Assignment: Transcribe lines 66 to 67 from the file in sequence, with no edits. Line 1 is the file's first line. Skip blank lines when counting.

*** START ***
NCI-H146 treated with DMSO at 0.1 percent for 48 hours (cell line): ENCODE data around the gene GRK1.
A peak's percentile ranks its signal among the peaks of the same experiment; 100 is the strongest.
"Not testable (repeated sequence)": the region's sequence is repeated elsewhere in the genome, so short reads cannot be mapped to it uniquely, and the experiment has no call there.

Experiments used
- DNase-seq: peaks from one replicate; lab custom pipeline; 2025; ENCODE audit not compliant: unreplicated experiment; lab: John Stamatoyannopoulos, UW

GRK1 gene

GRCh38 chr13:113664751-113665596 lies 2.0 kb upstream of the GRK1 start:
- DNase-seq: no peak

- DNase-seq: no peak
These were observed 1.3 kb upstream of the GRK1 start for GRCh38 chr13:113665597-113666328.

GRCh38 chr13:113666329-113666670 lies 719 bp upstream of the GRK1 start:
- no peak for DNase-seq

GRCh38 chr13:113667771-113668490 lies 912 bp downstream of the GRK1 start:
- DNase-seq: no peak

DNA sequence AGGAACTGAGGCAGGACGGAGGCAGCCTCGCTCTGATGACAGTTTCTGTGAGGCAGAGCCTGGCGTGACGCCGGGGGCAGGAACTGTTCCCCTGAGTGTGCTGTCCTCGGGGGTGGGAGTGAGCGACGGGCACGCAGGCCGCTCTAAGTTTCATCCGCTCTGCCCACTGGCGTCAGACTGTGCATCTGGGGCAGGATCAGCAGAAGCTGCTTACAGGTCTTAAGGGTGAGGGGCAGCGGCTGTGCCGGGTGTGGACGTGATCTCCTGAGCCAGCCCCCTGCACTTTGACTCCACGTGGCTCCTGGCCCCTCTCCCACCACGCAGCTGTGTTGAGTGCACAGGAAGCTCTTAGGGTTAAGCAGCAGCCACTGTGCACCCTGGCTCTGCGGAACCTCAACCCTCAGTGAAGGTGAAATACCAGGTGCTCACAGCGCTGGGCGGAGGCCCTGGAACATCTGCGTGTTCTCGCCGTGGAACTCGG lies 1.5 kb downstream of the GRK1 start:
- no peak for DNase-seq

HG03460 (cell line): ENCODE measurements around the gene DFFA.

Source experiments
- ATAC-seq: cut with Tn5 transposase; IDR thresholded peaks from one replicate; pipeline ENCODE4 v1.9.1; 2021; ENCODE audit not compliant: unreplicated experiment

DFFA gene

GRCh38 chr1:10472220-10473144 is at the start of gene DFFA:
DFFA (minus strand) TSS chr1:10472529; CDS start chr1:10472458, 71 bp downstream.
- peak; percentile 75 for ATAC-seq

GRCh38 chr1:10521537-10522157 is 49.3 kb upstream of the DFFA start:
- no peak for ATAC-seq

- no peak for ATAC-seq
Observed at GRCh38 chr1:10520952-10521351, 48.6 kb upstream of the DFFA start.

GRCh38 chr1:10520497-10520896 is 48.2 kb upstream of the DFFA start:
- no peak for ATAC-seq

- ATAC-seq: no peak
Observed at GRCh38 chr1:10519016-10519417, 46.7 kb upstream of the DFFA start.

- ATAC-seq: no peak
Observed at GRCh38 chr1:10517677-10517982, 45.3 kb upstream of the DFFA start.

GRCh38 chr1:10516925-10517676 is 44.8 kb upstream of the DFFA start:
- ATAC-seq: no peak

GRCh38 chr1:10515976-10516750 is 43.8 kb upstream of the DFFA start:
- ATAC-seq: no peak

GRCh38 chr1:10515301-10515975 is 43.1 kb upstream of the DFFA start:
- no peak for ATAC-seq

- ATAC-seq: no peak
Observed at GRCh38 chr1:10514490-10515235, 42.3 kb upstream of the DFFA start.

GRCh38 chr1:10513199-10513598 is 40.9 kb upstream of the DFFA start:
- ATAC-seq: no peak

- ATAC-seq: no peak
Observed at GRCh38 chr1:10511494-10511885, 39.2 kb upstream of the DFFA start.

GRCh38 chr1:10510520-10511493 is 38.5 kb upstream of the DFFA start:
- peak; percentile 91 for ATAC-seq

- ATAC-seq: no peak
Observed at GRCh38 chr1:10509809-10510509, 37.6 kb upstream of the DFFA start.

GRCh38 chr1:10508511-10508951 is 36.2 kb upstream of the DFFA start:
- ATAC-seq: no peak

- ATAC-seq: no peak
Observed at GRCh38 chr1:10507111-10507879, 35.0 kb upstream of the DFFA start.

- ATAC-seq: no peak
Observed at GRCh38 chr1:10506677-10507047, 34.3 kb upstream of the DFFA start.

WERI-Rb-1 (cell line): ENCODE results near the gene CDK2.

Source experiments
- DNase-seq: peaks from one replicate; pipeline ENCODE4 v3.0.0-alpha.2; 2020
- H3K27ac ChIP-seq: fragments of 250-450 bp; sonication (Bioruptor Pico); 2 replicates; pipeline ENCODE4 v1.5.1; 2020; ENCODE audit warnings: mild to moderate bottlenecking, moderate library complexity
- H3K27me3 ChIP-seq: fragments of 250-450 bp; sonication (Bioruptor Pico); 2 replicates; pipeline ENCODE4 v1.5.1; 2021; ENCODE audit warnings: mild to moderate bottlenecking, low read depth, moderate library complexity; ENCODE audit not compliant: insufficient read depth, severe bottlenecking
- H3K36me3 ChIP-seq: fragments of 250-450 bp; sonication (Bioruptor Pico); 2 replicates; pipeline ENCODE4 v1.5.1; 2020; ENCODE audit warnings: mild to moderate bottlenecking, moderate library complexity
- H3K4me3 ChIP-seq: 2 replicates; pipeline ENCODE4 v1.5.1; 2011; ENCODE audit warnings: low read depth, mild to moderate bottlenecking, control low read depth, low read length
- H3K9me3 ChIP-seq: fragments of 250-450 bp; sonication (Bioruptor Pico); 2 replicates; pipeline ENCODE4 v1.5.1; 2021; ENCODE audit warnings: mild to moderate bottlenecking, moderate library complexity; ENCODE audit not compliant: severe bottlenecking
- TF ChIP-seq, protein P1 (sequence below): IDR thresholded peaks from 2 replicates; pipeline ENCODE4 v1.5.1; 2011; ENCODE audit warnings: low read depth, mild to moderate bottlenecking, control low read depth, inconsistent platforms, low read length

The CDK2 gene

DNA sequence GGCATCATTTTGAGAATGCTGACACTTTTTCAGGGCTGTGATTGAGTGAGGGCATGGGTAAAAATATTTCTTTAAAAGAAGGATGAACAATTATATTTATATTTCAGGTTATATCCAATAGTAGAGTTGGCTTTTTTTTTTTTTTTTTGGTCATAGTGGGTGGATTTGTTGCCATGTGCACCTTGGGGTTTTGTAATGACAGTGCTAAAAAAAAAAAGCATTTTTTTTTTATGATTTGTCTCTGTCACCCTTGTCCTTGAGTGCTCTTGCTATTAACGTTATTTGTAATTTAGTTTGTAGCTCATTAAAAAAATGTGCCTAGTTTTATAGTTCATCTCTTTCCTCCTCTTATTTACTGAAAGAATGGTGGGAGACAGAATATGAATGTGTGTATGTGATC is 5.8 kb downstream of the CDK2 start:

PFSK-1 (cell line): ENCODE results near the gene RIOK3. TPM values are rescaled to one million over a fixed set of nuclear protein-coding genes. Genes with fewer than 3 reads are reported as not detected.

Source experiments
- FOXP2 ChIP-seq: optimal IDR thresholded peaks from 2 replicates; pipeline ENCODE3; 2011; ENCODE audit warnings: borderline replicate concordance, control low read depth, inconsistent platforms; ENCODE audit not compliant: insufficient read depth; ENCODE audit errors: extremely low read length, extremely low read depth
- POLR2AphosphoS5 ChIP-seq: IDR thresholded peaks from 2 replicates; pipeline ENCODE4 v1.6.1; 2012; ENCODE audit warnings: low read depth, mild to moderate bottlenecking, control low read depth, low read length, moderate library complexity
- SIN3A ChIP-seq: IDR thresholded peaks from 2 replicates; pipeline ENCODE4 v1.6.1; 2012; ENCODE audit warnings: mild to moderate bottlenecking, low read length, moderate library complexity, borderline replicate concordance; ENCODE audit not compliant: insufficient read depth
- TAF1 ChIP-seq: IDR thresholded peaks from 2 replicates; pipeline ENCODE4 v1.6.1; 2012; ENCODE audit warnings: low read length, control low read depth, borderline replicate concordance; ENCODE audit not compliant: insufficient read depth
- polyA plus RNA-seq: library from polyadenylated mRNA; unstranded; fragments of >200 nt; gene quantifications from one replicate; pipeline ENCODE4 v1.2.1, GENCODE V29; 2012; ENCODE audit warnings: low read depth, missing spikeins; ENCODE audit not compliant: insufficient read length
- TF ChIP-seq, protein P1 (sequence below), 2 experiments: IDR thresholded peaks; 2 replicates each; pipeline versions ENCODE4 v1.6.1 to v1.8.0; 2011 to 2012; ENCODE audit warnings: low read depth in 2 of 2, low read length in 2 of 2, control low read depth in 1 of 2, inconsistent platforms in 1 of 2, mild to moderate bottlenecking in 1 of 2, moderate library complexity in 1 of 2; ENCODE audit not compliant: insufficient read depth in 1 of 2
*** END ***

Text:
DNA sequence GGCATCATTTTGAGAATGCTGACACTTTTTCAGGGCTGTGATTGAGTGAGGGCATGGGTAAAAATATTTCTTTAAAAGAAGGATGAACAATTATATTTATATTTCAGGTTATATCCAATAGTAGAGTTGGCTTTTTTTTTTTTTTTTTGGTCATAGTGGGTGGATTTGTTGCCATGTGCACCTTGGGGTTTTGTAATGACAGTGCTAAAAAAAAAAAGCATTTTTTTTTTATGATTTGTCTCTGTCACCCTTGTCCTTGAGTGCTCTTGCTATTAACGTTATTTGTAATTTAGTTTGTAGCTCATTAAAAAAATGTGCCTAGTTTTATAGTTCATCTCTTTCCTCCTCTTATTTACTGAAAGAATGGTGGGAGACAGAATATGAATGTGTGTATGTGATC is 5.8 kb downstream of the CDK2 start:

PFSK-1 (cell line): ENCODE results near the gene RIOK3. TPM values are rescaled to one million over a fixed set of nuclear protein-coding genes. Genes with fewer than 3 reads are reported as not detected.